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Santorum, the Dark Horse
He may not win, but he could surprise.


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Robert Costa

Rick Santorum, more than most presidential candidates, enjoys stumping in small Iowa towns. He’ll gladly spend hours at VFW halls and in church basements, even if only a handful of people are present. These trail gatherings remind him of his childhood in western Pennsylvania, where he grew up in a blue-collar neighborhood. His parents, traditional Roman Catholics, socialized in similar settings and, as employees of the Veterans Administration, encouraged their seven children to celebrate their faith and country. During the Vietnam era, Santorum’s father, an Italian immigrant, would often bring his son to work, introducing him to wounded soldiers.

On the campaign trail over the past month, Santorum has frequently spoken about his youth. Yes, he served in the United States Senate from 1995 until he lost his 2006 reelection bid. But these days, in the eleventh hour of the primary, it’s his roots and principles, his scrappy persona, that are stirring renewed interest in his candidacy. In the latest Public Policy Polling survey, his Iowa support has risen, hitting 10 percent, a mere four points behind Newt Gingrich with less than two weeks until the caucuses. Those numbers are close to those of other second-tier contenders, but Santorum has something they do not: upward momentum.

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In a phone interview from Iowa — where he, as ever, is hosting coffee klatches and stopping by diner tables — Santorum tells National Review Online that his persistence appears to be paying off, with bigger crowds attending his events and more money pouring into his coffers. But he throws a little cold water on the notion that he will suddenly stomp to an upset victory in the Hawkeye State, propelled solely by grassroots enthusiasm. Sweat equity can do a lot in Iowa, where Santorum has visited all 99 counties — but in this cycle, with the polls fluctuating each week, nothing is guaranteed. His strategy, his wish, is that “slow and steady wins the race.”

“We just believe that the work we’ve done, our respect for the process in Iowa, holding 349 town-hall meetings, will matter as people start making their decisions,” Santorum says. “People are looking at who they trust, deciding which candidate has the best chance of reflecting our values and getting things done in Washington. Slowly but surely, people are making that calculus, and we feel they are moving in our direction. My hope was that we were going to have a poll that showed us in double digits before Christmas.” PPP’s poll is a step in that direction but far from enough, he says. He needs to build upon that bounce with precinct captains.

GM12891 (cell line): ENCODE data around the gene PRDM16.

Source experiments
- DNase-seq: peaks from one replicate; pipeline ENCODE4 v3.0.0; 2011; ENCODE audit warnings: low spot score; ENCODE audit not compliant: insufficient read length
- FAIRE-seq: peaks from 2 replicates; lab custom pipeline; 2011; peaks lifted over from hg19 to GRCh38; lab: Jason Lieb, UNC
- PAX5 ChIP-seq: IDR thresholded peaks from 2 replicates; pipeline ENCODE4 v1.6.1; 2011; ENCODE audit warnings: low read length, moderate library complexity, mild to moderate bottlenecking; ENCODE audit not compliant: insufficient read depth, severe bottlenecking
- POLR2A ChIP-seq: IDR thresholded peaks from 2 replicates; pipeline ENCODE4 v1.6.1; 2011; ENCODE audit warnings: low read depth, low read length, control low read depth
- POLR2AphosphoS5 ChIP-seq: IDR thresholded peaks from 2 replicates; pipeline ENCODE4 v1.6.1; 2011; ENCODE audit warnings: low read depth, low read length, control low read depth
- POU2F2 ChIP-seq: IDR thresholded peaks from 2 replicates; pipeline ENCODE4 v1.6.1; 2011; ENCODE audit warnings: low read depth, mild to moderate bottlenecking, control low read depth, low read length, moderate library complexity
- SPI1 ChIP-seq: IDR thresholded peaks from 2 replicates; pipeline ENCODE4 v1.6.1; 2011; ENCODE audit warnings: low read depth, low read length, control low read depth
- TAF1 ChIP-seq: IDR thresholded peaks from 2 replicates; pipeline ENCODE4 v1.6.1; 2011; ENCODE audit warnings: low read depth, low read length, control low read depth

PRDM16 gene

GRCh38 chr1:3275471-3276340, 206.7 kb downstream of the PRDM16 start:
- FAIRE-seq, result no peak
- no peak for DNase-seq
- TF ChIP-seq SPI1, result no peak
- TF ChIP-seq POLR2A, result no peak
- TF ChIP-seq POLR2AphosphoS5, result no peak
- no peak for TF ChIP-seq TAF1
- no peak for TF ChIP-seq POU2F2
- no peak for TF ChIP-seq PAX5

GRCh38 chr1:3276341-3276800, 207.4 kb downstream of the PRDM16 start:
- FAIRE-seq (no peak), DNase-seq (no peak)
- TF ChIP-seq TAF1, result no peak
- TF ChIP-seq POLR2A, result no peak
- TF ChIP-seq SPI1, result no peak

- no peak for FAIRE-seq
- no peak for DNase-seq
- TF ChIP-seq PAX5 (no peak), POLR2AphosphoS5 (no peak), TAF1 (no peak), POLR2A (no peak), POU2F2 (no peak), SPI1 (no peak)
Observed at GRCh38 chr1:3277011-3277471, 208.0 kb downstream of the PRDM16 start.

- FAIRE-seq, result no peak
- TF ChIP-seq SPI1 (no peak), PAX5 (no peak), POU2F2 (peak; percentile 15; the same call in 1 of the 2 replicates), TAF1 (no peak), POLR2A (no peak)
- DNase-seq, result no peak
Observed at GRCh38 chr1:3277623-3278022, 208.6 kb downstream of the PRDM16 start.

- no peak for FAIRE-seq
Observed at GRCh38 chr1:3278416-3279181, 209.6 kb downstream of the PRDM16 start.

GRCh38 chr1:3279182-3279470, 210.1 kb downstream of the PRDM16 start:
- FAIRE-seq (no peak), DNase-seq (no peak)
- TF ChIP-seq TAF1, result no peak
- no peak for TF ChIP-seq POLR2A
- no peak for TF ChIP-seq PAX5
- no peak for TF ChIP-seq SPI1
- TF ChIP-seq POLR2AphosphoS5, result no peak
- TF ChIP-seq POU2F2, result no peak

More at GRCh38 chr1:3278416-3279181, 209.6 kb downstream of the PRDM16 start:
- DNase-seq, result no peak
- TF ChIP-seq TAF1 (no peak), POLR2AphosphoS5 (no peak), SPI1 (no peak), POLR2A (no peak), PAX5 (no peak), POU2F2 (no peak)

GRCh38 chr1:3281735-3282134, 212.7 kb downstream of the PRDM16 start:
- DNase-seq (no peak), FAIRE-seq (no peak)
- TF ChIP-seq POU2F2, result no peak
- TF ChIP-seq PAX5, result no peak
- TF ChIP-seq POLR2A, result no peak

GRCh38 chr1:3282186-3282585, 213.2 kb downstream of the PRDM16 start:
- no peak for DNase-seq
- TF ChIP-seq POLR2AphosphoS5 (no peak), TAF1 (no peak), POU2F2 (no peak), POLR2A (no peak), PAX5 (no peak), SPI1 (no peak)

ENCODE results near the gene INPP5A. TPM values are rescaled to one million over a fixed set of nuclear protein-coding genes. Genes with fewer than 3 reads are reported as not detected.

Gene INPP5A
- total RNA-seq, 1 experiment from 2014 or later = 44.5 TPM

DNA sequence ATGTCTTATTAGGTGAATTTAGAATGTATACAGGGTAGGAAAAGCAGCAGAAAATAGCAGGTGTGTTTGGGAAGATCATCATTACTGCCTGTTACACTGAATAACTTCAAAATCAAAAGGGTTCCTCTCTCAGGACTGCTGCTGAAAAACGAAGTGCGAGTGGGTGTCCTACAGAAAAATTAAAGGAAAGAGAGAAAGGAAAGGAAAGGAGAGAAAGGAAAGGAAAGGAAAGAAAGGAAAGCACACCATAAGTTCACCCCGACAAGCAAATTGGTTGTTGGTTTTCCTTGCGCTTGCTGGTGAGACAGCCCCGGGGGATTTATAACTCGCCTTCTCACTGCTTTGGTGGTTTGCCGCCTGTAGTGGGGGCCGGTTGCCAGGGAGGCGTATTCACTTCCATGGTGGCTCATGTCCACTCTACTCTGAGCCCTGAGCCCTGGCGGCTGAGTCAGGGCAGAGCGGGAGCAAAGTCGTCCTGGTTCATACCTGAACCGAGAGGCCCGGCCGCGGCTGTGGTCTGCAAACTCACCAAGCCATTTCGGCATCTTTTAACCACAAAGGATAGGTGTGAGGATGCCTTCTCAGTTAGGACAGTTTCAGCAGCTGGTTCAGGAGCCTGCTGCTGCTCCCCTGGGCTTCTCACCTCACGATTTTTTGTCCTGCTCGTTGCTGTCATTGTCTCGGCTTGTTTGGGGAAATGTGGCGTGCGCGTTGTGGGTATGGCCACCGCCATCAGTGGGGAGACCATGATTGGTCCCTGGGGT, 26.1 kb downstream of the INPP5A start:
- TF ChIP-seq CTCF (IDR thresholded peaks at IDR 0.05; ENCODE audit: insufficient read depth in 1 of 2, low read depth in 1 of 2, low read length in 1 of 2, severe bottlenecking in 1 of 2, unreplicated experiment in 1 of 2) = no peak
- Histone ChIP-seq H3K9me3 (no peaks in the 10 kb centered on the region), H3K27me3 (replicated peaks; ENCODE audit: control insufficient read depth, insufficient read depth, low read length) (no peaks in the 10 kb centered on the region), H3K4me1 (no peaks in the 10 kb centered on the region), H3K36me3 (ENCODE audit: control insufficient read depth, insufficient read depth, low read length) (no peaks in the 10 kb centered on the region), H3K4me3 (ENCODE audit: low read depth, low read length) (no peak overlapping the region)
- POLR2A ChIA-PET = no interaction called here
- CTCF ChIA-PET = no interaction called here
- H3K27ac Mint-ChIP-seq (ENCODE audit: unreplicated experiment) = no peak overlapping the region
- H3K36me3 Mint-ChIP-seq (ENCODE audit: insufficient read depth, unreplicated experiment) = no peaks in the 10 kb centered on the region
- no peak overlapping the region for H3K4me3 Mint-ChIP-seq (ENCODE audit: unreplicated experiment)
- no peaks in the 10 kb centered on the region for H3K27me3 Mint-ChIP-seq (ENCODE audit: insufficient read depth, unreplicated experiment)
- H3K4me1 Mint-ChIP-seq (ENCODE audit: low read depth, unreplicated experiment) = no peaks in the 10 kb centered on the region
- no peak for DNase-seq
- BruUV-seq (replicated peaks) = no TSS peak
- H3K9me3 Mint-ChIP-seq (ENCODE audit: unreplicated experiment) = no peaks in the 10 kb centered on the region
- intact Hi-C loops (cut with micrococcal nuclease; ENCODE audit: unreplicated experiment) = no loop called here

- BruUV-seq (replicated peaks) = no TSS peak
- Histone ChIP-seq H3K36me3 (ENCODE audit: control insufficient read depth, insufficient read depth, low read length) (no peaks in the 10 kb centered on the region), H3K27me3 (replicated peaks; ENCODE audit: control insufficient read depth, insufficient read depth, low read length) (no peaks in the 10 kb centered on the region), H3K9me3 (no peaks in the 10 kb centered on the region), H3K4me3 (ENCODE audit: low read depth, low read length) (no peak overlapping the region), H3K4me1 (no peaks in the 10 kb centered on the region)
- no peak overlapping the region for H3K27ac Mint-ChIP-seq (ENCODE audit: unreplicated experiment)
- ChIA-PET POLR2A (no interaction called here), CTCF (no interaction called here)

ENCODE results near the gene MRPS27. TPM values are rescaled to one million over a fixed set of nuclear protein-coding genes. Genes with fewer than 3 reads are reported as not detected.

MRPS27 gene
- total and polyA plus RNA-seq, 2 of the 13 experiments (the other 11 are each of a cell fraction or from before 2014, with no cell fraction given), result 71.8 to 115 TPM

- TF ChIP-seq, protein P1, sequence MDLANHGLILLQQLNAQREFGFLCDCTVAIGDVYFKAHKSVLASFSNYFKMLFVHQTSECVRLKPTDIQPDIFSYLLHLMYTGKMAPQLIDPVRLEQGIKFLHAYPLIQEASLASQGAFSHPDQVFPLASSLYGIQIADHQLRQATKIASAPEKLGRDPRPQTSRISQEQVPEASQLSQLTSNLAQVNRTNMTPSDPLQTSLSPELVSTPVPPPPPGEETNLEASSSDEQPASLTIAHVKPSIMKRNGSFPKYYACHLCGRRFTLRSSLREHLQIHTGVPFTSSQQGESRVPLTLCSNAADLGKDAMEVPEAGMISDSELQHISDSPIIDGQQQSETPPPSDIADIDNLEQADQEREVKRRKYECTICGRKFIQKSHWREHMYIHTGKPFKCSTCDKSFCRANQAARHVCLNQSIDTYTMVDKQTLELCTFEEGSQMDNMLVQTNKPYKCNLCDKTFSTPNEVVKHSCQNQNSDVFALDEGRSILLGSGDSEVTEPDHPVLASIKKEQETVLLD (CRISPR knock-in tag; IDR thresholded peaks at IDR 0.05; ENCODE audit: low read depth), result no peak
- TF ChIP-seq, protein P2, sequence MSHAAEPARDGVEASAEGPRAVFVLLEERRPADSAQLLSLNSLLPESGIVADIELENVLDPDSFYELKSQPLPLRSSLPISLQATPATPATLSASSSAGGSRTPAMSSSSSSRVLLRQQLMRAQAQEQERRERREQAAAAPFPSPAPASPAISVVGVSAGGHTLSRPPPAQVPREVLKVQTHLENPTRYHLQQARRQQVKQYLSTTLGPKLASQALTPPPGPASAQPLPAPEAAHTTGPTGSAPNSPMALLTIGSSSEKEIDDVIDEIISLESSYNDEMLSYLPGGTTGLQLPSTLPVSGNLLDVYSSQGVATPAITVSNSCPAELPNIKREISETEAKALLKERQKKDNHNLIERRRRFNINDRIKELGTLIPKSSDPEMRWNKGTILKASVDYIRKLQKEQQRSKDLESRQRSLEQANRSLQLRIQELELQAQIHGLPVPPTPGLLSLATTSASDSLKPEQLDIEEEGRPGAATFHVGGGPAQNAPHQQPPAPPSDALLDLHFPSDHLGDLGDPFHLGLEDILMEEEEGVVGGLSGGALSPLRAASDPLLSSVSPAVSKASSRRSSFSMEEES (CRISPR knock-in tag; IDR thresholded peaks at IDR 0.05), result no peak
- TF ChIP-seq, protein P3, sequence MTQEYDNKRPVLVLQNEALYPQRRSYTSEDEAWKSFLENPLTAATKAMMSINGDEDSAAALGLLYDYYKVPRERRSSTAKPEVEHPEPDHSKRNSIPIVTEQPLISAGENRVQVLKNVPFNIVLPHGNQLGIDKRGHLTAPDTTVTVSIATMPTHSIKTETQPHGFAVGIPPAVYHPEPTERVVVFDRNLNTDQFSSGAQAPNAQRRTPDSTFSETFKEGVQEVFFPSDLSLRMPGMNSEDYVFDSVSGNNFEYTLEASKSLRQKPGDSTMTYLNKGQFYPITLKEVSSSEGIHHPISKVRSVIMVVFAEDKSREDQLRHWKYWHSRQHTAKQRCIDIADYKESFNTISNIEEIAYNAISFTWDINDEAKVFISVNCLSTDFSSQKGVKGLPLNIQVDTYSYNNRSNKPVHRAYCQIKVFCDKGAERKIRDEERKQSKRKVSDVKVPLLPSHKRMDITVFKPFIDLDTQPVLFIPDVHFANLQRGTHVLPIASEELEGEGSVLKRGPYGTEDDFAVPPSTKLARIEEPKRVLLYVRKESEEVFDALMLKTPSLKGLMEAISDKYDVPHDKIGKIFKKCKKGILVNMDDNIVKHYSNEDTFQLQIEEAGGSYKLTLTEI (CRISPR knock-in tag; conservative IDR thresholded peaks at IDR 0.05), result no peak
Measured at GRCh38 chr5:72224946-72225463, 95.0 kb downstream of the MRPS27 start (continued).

Santorum, who served in the House of Representatives before his ascension to the upper chamber, has years of experience in hand-to-hand political combat. He may have lost to Democrat Bob Casey in 2006 by 18 points, but before that, he won close races in a swing state while running as an unabashed social conservative. “I don’t think [my campaign] is going to explode” in terms of popularity, he says, “but we will keep picking up and picking up, and in a couple weeks, we’ll be exactly where we want to be.” His confidence is buoyed by the relationships he has established in Iowa, a state he has visited repeatedly for the past two years.

Back in the summer of 2010, when he first began to hint at a presidential run, Santorum told NRO that he expected an uphill climb. “In my experience, I’ve found that it’s better to be under the radar,” he said. He found that in Iowa, especially, conservatives warmly embraced visitors who lacked sizzle. He had lost a Senate race, and his political stock had diminished, but he did not hear anyone else vocally defending the country’s “Judeo-Christian ethic and the importance of family and faith to freedom.” He saw an opening. “When I go out there and give these talks, no matter where I am, I talk about the moral issues,” he said.



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